STILLWATER — Play after play, Houston quarterback Case Keenum scrambled around before finding the open man during Oklahoma State’s 45-35 loss to the Cougars last Saturday.
Unless the OSU defense finds a way to handle mobile quarterbacks like Keenum, allowing 40-plus points to the opposing offense might go from Cowboys’ fans biggest fear to a daunting reality.
The Cowboys’ stated preseason goal was 40 sacks, which is about three sacks per game. After two games, OSU has just two sacks and was held without a sack against Houston.
"I don’t think we’ve rushed the passer nearly as good as we should,” defensive coordinator Bill Young said. "(But) part of that is because of me. I’ve had our defensive lineman (focused) to stop the run, stop the draws and we were trying to make sure they didn’t run the ball up the middle on us. Doing that slows your pass rush down.”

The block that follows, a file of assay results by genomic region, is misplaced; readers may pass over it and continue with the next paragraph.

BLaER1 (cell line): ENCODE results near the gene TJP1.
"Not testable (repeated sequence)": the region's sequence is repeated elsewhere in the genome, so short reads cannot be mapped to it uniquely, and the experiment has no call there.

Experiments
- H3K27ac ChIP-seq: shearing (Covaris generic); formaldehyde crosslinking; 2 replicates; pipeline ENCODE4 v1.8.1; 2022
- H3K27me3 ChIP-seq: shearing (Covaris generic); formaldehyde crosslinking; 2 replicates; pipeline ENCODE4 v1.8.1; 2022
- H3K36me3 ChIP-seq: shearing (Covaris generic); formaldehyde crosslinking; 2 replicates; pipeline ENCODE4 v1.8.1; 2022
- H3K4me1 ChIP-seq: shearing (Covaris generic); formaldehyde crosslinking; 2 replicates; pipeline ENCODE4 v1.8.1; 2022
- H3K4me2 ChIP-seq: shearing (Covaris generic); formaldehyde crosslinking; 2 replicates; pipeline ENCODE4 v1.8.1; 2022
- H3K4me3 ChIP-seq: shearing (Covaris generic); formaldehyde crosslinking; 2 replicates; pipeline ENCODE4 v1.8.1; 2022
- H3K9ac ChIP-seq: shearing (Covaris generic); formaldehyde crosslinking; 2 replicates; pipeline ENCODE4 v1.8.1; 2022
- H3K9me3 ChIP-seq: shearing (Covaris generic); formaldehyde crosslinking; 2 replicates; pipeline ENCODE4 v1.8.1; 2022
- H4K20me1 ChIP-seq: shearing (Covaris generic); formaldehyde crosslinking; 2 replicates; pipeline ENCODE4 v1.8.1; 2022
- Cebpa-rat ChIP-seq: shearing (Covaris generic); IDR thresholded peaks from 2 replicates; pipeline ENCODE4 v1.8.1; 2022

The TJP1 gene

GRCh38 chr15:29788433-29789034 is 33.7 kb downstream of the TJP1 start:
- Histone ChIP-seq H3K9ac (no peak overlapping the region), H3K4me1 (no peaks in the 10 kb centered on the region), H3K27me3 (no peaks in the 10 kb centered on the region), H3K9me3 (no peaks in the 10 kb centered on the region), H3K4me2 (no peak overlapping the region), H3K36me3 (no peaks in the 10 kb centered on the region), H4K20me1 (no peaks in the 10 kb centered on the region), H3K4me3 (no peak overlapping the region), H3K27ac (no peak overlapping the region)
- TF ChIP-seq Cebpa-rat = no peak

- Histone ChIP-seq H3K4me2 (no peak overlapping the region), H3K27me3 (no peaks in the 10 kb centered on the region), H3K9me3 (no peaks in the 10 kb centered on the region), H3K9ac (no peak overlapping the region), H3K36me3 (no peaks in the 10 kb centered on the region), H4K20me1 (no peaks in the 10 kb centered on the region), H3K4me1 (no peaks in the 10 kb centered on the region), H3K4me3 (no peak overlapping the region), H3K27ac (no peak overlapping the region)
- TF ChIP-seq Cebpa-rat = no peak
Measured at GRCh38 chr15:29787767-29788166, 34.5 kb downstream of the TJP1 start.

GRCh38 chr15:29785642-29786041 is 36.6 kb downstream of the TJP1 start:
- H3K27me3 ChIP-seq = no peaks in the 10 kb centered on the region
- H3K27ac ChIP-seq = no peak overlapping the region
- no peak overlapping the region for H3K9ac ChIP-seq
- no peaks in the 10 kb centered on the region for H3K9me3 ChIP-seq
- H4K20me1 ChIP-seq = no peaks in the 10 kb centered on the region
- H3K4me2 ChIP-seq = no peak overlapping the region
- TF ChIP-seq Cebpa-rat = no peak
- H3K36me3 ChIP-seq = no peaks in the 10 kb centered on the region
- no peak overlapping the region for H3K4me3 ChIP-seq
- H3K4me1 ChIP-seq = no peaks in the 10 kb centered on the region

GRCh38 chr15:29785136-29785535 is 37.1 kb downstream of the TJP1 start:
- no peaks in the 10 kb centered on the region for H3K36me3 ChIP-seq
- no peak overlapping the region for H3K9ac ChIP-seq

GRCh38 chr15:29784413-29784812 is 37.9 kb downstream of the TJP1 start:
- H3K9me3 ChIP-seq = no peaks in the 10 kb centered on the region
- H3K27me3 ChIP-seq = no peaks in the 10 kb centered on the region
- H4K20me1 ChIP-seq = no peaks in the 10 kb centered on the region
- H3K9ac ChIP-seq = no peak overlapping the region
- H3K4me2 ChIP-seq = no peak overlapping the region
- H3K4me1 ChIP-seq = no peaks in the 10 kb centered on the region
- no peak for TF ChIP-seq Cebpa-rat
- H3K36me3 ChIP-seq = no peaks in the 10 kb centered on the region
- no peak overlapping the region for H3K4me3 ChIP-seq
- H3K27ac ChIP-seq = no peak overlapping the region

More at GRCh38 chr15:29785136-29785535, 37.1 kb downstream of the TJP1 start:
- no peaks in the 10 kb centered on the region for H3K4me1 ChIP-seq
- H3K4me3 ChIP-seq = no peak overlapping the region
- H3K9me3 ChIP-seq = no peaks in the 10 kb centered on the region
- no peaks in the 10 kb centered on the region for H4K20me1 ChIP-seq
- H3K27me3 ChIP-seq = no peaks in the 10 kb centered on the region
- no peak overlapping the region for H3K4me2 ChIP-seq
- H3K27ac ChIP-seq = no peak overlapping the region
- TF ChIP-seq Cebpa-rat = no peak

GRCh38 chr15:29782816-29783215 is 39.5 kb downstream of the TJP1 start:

Today’s explosive shotgun spread offenses present a quandary: Do you sell out to get to the quarterback and risk giving up big plays, or do you rush three and sit back, counting on your defense to make sure-fire tackles?
"Anytime you’re in the gun, it makes it extremely tough to get to the quarterback,” Young said. "It really reduces your chances.”
Young said OSU mixed it up against Houston, at times rushing three or four and at other times rushing five or six. But Keenum handled every defensive look extremely well.
And that’s what you can expect for the elite signal callers the Cowboys will face during Big 12 play.
Against Houston, the Cowboys often had Keenum on the run but failed to finish the play and get the Cougars quarterback to the ground.